I'll never baste again.

The Thanksgiving turkey has come to our table roasted, smoked and deep-fried, basted, injected and rubbed. All are tasty, but I was not prepared for the just how tasty the turkey could be with a brine. I always suspected it would be too salty. I was wrong. Best of all, you can brine that turkey then cook it however you please.

I first brined the turkey in 2009 using Alton Brown's recipe. It was so tasty and moist, but there were some concerns that it was a bit too sweet, so I reduced the amount of sugar and increased the spices in the brine in 2010. I think we got the balance just right for us with that little change.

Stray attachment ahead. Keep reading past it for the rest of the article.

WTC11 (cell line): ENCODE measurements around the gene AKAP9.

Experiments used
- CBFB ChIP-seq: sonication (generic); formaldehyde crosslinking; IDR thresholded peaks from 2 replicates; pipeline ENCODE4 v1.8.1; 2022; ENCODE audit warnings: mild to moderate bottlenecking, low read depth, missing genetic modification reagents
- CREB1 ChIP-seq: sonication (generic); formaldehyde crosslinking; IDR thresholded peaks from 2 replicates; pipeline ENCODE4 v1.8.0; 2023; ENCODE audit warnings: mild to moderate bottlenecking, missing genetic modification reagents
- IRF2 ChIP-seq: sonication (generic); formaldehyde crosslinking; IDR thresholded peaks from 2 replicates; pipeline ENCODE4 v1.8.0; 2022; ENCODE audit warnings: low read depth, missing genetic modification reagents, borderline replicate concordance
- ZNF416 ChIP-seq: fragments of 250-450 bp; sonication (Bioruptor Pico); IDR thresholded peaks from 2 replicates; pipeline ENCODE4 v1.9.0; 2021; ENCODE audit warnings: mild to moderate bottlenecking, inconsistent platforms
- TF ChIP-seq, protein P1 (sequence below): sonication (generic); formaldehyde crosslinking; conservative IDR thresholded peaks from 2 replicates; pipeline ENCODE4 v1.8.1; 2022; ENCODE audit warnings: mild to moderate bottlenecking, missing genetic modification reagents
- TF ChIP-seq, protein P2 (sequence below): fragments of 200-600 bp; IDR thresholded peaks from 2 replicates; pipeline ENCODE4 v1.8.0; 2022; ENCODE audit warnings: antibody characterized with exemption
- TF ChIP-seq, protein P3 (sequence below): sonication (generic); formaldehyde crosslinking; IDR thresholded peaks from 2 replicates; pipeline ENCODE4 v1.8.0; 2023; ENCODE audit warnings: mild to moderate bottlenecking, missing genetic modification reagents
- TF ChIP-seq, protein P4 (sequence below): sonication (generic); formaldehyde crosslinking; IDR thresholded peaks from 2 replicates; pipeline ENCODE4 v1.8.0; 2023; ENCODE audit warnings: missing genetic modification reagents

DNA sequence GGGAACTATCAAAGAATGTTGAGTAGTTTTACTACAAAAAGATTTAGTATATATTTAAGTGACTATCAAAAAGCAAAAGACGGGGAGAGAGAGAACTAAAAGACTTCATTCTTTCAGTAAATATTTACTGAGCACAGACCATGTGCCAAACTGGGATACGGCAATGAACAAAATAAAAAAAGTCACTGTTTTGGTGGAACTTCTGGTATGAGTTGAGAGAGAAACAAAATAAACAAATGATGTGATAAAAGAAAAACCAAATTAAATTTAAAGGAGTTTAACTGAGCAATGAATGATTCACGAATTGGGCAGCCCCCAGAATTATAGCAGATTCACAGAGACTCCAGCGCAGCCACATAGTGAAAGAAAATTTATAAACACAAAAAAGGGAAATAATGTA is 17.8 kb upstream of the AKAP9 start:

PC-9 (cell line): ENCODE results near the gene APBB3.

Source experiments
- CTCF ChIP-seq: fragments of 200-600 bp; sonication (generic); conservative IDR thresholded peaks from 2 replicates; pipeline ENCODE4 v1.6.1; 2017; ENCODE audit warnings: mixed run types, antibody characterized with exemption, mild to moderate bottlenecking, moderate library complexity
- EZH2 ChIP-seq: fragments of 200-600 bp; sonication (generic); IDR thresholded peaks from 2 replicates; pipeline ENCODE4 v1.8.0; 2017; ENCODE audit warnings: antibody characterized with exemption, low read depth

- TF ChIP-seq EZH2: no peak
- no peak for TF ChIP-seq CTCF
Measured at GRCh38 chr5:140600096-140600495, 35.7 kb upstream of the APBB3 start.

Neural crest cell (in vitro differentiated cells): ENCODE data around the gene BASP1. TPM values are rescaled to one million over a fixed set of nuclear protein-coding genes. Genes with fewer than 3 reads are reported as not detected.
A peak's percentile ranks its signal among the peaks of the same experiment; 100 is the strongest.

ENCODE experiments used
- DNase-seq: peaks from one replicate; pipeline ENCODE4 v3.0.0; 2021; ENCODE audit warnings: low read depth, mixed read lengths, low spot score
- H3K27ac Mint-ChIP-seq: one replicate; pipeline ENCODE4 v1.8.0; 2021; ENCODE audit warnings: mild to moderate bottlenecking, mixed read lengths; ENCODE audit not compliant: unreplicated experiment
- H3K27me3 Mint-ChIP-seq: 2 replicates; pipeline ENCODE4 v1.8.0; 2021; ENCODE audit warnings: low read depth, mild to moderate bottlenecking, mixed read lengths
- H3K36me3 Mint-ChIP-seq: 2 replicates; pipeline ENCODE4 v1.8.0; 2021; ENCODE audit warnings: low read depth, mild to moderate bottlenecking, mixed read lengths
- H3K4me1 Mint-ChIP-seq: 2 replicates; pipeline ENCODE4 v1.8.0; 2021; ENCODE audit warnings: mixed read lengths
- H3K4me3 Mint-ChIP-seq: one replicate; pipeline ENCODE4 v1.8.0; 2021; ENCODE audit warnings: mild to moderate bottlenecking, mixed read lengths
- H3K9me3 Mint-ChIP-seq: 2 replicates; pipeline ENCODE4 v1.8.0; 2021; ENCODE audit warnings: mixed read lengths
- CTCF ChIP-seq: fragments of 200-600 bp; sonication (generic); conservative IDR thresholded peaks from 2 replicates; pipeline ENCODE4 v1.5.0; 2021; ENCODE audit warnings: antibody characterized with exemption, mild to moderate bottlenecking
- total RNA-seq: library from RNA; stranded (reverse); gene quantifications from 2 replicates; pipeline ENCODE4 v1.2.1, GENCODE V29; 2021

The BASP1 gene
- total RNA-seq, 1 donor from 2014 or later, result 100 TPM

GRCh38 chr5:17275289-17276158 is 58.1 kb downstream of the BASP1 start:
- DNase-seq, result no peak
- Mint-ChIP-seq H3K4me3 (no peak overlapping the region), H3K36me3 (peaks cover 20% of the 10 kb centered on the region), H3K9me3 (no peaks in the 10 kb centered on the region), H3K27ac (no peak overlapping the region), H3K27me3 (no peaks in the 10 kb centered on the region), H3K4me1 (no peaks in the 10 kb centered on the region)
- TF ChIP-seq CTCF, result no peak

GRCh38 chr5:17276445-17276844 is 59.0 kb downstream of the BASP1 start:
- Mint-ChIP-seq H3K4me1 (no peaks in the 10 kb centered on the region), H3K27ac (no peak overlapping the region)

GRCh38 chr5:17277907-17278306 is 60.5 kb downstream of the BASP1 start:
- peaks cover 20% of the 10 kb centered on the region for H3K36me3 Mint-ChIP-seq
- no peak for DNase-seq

Now for a few caveats:
1) You must plan ahead for this one. Brining the bird takes at least 8 hours and the brine itself must be boiled then completely cooled before that. Plan on starting mid-day the day before you want to eat the turkey.

2) Brining might be messy. I'd advise you to do as much outside as possible so you don't end up with a brined kitchen floor.

3) You'll need a large container that can be sealed, think 5-gal bucket with lid or an ice chest lined with a large plastic bag (easier than disinfecting or pulling out a picnic smelling of the brine come July). I use a 13 gal garbage bag - no colors or scents please.

It sounds like a lot more work than roasting and basting. True, there are a few more steps and hours involved, but it's so worth it.

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